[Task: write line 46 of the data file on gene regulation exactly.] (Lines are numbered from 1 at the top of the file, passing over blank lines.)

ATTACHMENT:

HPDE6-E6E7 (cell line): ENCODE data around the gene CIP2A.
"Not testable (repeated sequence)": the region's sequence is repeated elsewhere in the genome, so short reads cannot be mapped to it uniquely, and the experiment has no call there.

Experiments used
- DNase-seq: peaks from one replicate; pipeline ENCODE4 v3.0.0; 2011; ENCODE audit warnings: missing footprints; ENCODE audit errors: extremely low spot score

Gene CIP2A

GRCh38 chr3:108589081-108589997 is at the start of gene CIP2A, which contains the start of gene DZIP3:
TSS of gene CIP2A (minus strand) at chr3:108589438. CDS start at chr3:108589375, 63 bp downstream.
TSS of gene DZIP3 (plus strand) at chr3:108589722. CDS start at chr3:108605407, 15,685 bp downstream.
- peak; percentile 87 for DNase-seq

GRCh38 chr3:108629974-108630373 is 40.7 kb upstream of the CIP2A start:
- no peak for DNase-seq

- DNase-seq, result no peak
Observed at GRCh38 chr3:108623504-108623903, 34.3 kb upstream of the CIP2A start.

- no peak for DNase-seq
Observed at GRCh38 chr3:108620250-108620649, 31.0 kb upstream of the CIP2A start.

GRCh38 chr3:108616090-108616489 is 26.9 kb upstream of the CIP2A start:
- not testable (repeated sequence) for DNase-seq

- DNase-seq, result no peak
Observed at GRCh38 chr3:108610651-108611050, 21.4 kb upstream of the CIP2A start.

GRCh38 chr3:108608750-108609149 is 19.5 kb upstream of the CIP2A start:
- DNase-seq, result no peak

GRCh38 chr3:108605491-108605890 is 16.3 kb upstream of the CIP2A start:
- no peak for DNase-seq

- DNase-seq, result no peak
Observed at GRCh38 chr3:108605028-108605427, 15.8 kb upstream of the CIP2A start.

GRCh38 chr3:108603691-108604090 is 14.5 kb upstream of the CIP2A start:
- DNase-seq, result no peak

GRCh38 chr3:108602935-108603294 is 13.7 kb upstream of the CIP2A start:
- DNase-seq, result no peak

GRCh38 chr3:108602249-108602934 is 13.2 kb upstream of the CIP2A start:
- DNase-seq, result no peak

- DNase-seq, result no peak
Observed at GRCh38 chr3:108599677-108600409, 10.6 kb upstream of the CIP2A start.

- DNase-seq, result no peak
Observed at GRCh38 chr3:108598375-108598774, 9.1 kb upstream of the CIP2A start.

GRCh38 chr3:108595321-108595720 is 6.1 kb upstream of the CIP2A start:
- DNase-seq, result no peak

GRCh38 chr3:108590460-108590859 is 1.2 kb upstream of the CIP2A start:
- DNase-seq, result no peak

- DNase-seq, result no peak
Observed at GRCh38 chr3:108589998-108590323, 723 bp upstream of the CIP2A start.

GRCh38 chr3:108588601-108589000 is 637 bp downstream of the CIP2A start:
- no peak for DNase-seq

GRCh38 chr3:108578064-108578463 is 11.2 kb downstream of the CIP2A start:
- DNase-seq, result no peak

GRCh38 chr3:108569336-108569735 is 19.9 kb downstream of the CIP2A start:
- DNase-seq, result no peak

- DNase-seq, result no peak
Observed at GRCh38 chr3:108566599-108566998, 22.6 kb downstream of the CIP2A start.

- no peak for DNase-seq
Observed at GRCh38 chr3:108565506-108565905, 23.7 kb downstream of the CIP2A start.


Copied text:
GRCh38 chr3:108569336-108569735 is 19.9 kb downstream of the CIP2A start: